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 Table of Contents  
LETTER TO EDITOR
Year : 2019  |  Volume : 14  |  Issue : 3  |  Page : 250

Fellowship in rheumatology


Director Research [Emeritus], P. D. Hinduja Hospital and Medical Research Centre, Mumbai, Maharashtra, India

Date of Web Publication30-Oct-2019

Correspondence Address:
Dr. V R Joshi
503, Om-Shiv Co-op Hsg. Soc., Mogul Lane, Mahim, Mumbai - 400 016, Maharashtra
India
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Source of Support: None, Conflict of Interest: None


DOI: 10.4103/injr.injr_111_19

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How to cite this article:
Joshi V R. Fellowship in rheumatology. Indian J Rheumatol 2019;14:250

How to cite this URL:
Joshi V R. Fellowship in rheumatology. Indian J Rheumatol [serial online] 2019 [cited 2019 Nov 15];14:250. Available from: http://www.indianjrheumatol.com/text.asp?2019/14/3/250/265829

Dear Editor,

IRA is to be congratulated for the fellowship initiative. I have for a long time felt and expressed the need to train medicine practitioners to augment our numbers and improve our accessibility to patients and provide better care.[1]

At present, the population of India is nearly 1.37 billion,[2] of this 68% is rural. It means that 2/3 of our patients reside in rural India. There are 40 cities with a population of more than 1 million, 396 with 1 lakh to 1 million population, 2500 with 10,000–100,000 population,[3] 725 districts with populations ranging from >1.1 crore (Thane) to <10,000 (Dibang Valley),[4] and 649,481 villages, of these 236,004 are with <500 population and 3976 with >10,000 population.[2]

As per the 2014 IRA directory of members, there were 1066 life members, including 32 overseas members, effectively meaning 1034 members, plus 80 additional associate members. Over time, some of the members are no more, some have migrated, and some do not practice rheumatology, further reducing effective numbers. Majority of the rheumatologists are located in bigger cities. To illustrate, Kolkata, Delhi (New and Old), Mumbai, Bengaluru, Chennai, Hyderabad, and Lucknow together account for 476 (47%) members. In all 6 states, 4 union territories and 77% of the districts did not have a single rheumatologist. Although the number of members has increased (1295 in June 2018), it is unlikely that the overall picture would have changed significantly.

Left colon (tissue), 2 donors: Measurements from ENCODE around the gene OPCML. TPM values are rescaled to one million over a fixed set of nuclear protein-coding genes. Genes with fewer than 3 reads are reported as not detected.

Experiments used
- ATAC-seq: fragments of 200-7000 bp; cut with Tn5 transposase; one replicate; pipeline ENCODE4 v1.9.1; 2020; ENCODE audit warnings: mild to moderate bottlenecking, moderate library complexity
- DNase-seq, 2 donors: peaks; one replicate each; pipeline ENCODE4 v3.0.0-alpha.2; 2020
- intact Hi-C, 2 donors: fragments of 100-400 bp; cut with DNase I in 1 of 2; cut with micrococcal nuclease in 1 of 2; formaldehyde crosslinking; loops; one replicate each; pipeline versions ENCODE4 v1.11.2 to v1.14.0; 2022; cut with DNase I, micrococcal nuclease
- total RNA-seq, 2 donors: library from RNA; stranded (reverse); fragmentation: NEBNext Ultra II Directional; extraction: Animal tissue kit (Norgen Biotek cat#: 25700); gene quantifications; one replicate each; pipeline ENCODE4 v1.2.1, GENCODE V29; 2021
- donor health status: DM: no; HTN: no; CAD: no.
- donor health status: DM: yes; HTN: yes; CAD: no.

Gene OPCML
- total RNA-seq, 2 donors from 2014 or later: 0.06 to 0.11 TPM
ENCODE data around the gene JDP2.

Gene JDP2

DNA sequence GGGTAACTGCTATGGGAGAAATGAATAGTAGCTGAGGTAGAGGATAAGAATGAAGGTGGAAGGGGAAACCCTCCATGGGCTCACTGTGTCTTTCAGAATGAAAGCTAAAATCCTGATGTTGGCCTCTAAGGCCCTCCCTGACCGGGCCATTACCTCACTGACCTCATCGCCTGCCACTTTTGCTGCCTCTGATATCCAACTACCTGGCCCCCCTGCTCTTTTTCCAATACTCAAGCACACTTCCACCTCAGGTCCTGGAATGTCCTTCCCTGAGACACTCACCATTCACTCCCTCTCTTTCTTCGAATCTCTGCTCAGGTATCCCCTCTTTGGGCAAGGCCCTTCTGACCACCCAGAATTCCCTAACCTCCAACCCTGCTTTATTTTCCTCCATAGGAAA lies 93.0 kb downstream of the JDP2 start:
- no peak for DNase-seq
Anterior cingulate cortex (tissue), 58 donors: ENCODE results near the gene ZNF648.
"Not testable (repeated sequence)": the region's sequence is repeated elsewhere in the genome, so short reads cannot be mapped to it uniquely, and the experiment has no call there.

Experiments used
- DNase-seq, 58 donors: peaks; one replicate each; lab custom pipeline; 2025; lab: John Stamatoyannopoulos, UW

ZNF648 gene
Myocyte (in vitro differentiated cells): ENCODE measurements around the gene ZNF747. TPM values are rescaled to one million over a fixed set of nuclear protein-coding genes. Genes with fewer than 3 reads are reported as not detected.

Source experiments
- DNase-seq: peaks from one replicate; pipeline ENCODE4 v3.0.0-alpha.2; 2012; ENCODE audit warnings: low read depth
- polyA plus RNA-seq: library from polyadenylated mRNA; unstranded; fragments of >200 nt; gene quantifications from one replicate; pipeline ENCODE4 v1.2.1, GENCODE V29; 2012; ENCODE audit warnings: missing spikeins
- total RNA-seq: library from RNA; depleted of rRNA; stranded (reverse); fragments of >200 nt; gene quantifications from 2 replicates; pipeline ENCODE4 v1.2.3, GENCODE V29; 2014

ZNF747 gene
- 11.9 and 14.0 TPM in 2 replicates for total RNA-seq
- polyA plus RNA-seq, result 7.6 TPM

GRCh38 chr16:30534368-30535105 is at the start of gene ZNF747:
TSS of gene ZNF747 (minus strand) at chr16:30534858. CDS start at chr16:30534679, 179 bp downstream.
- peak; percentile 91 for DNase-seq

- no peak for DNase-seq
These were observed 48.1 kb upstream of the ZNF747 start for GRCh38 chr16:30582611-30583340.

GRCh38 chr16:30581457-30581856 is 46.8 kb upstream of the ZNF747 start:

At present, for the patients from villages and small towns, it is difficult, if not almost impossible to consult a rheumatologist, because of the distances involved, logistics of travel, and the expenses. The ground reality is that today most of the patients are being treated by general practitioners, physicians, and orthopedic surgeons with little if any exposure to rheumatology,[5] practitioners of other pathies, and nondoctors. To improve this situation, we need to think of alternate solutions and approaches. Fellowship is one of them. It will improve the scenario albeit to some extent.

All in all, fellowship is a welcome step in the right direction.

Financial support and sponsorship

Nil.

Conflicts of interest

There are no conflicts of interest.

 
  References Top

1.
Joshi VR, Poojari VP. Cost-effective management of rheumatoid arthritis in India. Indian J Rheumatol 2013;8:179-82.  Back to cited text no. 1
  [Full text]  
2.
India Population; 2019. Available from: https://www.worldometers.info/world-population/india-population/. [Last accessed on 2019 Jul 24].  Back to cited text no. 2
    
3.
Cities of India. Available from:http://worldpopulationreview.com/countries/india-population/cities/ . [Last accessed on 2019 Jul 24].  Back to cited text no. 3
    
4.
Districts and Villages of India. Census of India; 2011. Available from: https://www.census2011.co.in/. [Last accessed on 2019 Jul 24].  Back to cited text no. 4
    
5.
Misra DP, Ravindran V, Sharma A, Wakhlu A, Negi VS, Chaturvedi V, et al. Rheumatology practice and training in India. J Assoc Phys India 2019;67:38-43.  Back to cited text no. 5
    




 

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